“Holy hell, what have we gotten ourselves into?!”
Man, those Wednesday’s Child commercials made it all seem so simple -- you sign up, get matched with a child and voilà – instant family. But as class rolled along, it became evident just how little we really knew about fostering, about adoption, about social workers and the process of navigating the path to becoming a parent through foster-adopt. Sure, we were up for the challenges, the therapy and all of that "other stuff" that we had heard about, but never did we imagine the amount of work on ourselves and our relationship that would come into play before we even got to the whole “raising a child”-thing.
While we managed to absorb everything we possibly could, the one thing we longed for more than anything was some simple handholding. There are countless books and websites geared towards helping people prepare for “after the placement” - “how to be a better foster parent,” “how to talk to kids who have experienced abuse and neglect,” “how to support children separated from their families” - but there just aren’t many guides for gays and lesbians who are either thinking about foster-adopt as a way to build a family or who are currently navigating the process prior to placement.
The truth was, with no one really close to talk to about our feelings, apprehensions, worries and fears, we began to feel alone. It was as if no one in our circle could understand what we were experiencing, or what our hopes, goals and fears were - or why we were even having a child in the first place. And whaler friends and family were unbelievably supportive and intrigued, they just couldn’t grasp the often painfully raw information being hurled at us – and at junctures in this journey, we couldn’t either.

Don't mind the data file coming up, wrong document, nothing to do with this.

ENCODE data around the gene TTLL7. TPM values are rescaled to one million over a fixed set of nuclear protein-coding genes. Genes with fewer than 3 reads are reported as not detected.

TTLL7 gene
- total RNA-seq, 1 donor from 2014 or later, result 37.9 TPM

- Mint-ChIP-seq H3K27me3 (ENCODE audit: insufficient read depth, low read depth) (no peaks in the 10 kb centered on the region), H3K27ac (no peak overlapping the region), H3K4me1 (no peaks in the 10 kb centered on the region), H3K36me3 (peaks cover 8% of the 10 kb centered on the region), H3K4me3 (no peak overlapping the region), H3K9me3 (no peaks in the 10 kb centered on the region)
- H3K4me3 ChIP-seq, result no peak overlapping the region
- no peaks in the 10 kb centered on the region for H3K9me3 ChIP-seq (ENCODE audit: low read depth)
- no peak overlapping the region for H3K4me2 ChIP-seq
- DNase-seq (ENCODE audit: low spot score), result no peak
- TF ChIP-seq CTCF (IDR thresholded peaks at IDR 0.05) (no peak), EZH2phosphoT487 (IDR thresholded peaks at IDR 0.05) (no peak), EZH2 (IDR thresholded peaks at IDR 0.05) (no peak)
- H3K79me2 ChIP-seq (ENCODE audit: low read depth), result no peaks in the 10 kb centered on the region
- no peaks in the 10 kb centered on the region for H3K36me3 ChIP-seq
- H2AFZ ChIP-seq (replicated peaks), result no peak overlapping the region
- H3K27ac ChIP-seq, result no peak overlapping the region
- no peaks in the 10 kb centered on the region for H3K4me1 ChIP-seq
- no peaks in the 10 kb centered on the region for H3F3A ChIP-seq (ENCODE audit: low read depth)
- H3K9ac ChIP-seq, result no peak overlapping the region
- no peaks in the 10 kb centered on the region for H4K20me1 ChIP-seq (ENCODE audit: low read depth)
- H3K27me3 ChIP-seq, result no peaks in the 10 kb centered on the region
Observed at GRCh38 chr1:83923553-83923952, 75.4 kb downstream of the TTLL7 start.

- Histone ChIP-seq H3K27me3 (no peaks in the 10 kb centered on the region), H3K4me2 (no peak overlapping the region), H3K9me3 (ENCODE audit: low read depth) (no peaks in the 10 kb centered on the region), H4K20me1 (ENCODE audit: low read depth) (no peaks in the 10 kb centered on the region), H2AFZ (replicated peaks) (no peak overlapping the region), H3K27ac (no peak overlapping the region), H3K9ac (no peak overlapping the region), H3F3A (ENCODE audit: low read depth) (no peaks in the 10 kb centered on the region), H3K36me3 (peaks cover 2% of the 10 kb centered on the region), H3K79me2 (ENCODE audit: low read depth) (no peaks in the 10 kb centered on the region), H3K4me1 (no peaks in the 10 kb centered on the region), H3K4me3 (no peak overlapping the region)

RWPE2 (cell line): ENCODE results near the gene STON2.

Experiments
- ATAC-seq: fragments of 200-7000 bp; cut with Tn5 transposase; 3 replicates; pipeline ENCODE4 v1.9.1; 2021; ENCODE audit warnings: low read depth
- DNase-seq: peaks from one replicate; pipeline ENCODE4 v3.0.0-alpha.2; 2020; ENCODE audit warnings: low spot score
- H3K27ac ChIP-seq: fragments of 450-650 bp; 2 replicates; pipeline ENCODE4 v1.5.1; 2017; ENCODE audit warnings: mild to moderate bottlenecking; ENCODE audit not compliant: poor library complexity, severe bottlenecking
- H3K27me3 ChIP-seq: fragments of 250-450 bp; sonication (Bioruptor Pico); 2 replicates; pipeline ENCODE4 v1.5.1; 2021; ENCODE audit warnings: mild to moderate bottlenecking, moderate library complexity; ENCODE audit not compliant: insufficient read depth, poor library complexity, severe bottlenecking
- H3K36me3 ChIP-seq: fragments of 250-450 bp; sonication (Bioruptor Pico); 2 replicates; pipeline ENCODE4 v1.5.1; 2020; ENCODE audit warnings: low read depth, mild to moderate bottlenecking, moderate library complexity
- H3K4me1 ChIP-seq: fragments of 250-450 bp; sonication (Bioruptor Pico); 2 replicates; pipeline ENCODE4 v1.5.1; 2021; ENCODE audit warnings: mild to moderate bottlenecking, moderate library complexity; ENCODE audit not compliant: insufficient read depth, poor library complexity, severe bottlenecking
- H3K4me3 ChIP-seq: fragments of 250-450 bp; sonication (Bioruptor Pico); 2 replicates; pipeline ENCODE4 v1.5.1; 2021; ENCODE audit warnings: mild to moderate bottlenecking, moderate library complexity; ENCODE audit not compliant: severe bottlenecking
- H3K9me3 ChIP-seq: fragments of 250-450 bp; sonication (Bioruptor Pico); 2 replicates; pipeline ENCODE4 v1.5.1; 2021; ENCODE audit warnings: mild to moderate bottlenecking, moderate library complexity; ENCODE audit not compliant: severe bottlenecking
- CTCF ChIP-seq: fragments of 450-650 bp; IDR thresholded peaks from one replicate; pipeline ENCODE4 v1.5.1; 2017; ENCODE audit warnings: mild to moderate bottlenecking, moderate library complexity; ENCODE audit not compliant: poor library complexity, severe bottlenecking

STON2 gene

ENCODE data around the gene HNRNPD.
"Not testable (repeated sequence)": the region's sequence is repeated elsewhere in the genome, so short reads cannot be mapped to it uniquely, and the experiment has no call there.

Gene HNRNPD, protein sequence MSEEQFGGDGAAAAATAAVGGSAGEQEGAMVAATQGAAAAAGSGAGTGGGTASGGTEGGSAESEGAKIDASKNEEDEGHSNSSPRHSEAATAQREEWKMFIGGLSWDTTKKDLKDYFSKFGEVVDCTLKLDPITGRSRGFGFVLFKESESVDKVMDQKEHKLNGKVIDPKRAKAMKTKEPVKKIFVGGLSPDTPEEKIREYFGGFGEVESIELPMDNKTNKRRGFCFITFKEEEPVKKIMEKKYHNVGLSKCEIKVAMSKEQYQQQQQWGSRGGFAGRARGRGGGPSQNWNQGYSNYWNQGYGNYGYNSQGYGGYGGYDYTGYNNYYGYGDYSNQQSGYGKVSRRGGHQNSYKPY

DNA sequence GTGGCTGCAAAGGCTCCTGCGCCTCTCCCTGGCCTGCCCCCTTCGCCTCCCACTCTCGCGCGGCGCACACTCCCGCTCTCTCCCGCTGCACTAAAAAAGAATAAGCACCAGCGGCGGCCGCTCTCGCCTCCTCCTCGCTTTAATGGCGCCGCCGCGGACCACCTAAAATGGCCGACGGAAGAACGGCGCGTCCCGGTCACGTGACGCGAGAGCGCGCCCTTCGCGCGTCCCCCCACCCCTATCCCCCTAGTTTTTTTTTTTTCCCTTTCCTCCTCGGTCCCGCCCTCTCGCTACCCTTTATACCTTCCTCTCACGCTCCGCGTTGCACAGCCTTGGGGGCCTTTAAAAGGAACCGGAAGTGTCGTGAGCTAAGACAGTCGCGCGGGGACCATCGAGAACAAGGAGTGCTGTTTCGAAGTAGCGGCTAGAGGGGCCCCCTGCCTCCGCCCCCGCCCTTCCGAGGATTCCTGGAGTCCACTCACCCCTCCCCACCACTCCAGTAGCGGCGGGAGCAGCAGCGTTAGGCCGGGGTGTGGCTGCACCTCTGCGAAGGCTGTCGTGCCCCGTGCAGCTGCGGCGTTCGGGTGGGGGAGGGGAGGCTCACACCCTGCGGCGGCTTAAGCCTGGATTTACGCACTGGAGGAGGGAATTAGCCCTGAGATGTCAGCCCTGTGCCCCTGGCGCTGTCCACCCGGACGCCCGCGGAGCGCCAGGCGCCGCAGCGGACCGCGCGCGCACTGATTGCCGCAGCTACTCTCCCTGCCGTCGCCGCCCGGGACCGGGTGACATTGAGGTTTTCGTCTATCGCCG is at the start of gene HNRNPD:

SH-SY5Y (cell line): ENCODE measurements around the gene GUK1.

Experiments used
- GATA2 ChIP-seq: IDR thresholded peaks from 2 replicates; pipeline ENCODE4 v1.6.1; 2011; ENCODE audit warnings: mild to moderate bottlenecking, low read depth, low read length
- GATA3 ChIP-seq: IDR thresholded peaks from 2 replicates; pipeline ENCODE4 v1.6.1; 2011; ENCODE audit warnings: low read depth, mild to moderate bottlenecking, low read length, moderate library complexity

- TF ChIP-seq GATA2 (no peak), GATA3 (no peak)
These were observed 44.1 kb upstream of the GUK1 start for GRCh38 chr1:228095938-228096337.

But we carried on, periodically reminding our friends and family that we would soon have to "disappear" for a little while. And this wasn’t us “having-a-baby" retreating — this was us “having-a-child-who-has-experienced-loss-and-that's-why-we're-keeping-their-world-as-small-as-possible for awhile" getting away.
Eric and I had become part of this world that only the two of us could understand and while we certainly didn’t go into this looking to make friends—you’re there to build a family—we felt disconnected from our classmates, all experiencing their own unique feelings of excitement, confusion, love and vulnerability.
Social workers only added to our sense of isolation by constantly reminding us that they’re not in the business of finding children for families: they’re there to find families for children. With a mountain of unknowns piling up before us, we started questioning if making this life-changing decision was even the right thing for us to do—and suddenly cuddling up with Travis the dog on Friday nights didn’t seem so bad after all.
To read Jason P's next article in the series on Foster-Adopt, click here.